In September 1912, Kuhn left on a hunting-gathering tour abroad. He first visited, just under the wire, the Cologne Sonderbund exhibition, an immense new-art roundup that would serve as a model and source for the New York show. He then dashed on to collections, galleries and studios in other European cities, contracting for loans as he went.
In Paris he met up with Pach, who had settled there years earlier and become friends with Duchamp and Matisse, and who knew the art scene inside out. In standard Armory sagas, Pach is a functionary who shouldered the job of insuring work and shipping it to New York. As fresh research confirms, however, he did far more than that. In his polymathic role as trans-Atlantic liaison, artist, critic, connoisseur and broker for all sales of art from the exhibition, he was a crucial element in establishing the presence of European Modernism in the United States.
Just last year, the New York art dealer and scholar Francis M. Naumann, who organized a 2011 survey of Pach’s paintings, discovered the artist’s long-missing Armory account books, which meticulously record every Armory sale. The books confirm that American art was priced much higher than European art, but also show that while the majority of the sales were of European work, a bargain under the circumstances, a significant number of American paintings were sold to American collectors who went on to support American careers.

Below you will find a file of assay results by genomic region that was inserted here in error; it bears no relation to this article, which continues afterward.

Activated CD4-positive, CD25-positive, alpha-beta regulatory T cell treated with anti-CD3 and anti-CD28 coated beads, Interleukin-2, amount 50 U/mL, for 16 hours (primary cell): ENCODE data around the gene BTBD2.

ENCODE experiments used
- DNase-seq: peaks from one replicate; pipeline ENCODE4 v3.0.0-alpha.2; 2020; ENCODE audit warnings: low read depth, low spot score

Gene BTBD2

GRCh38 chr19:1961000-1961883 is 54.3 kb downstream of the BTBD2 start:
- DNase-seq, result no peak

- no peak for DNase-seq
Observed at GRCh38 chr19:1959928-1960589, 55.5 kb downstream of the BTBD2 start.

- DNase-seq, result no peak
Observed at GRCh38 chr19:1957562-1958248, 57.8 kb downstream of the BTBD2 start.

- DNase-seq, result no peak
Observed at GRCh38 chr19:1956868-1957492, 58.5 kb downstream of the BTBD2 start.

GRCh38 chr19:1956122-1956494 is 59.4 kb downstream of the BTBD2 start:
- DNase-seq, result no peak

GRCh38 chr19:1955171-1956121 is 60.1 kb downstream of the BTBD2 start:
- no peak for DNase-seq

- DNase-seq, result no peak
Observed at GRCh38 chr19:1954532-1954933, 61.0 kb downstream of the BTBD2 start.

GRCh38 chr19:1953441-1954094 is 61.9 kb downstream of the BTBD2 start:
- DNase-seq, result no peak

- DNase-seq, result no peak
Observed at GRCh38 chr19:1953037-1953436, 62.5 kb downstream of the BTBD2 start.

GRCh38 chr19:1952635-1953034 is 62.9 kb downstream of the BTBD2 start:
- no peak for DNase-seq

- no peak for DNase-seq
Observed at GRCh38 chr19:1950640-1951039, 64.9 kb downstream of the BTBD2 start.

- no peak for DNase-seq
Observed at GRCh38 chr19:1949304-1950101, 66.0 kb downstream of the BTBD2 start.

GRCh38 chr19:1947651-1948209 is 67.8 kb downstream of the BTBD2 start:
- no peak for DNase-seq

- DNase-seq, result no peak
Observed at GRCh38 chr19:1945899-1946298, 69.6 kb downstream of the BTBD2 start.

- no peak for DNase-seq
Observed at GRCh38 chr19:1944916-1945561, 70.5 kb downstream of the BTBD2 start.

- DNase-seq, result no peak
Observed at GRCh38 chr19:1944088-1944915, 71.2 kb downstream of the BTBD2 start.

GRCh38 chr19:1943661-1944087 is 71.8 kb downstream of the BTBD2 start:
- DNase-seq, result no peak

Finally, as noted by the art historian Laurette E. McCarthy, who wrote the catalog for the Naumann survey, Pach’s notebooks suggest that the financial success of the Armory Show was in large part a result of his diplomatic skills as an insider salesman, who knew exactly which piece to pair up with which client in a new generation of Modernist collectors that he helped form.
In November 1912, Davies joined Kuhn in Paris, and with Pach’s help they nailed down loans of three paintings that would end up being among the Armory Show’s lightning-rod main attractions: Matisse’s “Blue Nude (Souvenir of Biskra)” and “Red Madras Headdress,”and Duchamp’s “Nude Descending a Staircase, No. 2.”
Incredibly, it was only when Davies and Kuhn returned to New York in December that a call for American work went out in the form of an open invitation to “nonprofessional as well as professional artists to exhibit the result of any self-expression in any medium.” Davies and the painter William Glackens seem to have made the final cut from the submissions, though by then the project had veered into crisis mode and facts are hard to find.
Kuhn, at that point, started doing what he did best: advertising and promoting. He cooked up a logo: an uprooted Revolutionary War-style pine tree. He printed posters and papered the city. He designed “campaign buttons” to be handed out “to anybody, from bums to preachers.”